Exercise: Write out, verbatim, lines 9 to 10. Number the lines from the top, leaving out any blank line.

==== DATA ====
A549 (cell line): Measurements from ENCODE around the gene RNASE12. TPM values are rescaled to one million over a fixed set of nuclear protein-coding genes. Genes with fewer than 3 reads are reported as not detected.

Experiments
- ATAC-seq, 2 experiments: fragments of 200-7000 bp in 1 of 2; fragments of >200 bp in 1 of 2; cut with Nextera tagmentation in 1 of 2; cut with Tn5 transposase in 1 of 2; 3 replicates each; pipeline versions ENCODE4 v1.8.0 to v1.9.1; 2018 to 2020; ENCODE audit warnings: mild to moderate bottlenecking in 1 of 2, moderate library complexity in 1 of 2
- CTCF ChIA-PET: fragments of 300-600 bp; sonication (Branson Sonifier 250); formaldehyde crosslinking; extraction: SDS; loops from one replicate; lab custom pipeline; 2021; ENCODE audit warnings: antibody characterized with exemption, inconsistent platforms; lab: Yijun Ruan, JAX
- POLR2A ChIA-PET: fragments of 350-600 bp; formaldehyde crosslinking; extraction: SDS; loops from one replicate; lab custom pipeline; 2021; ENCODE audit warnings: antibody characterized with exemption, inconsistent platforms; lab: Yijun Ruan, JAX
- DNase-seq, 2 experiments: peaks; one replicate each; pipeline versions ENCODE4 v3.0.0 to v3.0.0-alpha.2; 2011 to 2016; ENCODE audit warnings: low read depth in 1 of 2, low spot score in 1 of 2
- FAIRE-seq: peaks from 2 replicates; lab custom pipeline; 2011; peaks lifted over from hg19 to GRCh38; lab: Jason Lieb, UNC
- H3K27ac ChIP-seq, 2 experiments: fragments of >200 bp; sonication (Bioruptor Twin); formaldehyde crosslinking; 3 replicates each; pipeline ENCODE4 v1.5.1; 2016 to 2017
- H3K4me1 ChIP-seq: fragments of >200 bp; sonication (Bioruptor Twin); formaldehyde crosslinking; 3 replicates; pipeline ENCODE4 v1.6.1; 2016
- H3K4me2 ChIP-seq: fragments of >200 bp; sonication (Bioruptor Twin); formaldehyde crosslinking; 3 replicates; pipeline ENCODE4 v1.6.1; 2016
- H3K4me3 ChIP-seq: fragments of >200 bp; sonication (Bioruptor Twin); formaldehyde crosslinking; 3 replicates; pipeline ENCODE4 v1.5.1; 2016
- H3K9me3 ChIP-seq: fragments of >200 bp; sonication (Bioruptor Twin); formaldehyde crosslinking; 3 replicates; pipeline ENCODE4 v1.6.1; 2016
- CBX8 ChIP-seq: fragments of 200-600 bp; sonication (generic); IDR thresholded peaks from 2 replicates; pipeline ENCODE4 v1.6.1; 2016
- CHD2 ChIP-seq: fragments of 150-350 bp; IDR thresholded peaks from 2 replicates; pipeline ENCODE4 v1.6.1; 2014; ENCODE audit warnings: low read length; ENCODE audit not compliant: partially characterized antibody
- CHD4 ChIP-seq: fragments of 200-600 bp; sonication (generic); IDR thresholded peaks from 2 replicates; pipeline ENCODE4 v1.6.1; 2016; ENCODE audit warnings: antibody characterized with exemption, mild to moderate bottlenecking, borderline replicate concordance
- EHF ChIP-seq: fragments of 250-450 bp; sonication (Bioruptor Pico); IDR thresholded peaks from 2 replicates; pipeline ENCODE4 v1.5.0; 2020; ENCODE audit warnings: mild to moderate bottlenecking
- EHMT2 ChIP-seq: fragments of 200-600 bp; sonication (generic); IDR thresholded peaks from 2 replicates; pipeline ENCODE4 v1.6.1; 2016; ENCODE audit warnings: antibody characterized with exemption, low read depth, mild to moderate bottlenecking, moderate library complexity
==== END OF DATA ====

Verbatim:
- H3K4me1 ChIP-seq: fragments of >200 bp; sonication (Bioruptor Twin); formaldehyde crosslinking; 3 replicates; pipeline ENCODE4 v1.6.1; 2016
- H3K4me2 ChIP-seq: fragments of >200 bp; sonication (Bioruptor Twin); formaldehyde crosslinking; 3 replicates; pipeline ENCODE4 v1.6.1; 2016